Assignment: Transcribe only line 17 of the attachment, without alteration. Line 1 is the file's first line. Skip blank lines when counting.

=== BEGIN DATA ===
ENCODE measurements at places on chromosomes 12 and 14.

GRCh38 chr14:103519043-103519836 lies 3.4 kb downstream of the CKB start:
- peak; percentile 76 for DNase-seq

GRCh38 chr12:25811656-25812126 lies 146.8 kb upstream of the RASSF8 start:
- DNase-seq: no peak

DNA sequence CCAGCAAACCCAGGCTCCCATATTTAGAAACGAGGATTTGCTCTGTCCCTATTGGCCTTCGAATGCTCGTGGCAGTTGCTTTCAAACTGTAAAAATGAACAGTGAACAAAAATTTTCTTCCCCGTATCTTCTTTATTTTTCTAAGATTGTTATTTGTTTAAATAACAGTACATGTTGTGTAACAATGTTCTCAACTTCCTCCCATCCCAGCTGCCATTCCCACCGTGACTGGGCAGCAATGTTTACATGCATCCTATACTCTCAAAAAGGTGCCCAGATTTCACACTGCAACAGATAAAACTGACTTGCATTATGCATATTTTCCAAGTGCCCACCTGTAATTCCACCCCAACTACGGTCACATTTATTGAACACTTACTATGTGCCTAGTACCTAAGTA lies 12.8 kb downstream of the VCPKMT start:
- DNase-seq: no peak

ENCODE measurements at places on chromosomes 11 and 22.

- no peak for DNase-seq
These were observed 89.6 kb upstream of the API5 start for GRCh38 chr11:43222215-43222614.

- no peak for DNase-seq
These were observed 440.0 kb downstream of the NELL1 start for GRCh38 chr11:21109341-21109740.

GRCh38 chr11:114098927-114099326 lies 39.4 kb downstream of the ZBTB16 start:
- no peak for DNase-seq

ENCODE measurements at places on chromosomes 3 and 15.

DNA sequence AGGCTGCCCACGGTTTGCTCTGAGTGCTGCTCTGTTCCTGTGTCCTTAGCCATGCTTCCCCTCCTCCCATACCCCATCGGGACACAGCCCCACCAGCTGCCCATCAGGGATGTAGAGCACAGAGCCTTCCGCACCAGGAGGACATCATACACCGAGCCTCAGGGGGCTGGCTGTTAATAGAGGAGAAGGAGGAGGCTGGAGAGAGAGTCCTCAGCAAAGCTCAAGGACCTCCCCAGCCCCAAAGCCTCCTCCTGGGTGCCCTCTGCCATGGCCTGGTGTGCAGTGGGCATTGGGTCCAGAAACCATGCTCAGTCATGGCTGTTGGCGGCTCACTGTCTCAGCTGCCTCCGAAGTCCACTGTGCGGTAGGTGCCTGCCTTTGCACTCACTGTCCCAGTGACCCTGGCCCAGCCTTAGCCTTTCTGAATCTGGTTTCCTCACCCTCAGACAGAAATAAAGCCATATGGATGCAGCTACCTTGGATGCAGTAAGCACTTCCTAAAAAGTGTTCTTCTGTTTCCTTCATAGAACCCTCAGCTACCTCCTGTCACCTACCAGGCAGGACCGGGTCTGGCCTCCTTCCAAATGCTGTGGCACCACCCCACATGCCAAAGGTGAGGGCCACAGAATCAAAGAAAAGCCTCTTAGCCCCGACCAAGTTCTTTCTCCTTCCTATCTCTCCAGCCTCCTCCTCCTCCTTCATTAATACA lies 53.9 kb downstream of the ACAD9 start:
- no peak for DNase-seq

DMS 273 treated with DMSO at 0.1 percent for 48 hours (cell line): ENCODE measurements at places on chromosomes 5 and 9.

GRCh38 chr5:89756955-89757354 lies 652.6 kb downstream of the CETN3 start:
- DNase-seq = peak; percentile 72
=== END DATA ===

- no peak for DNase-seq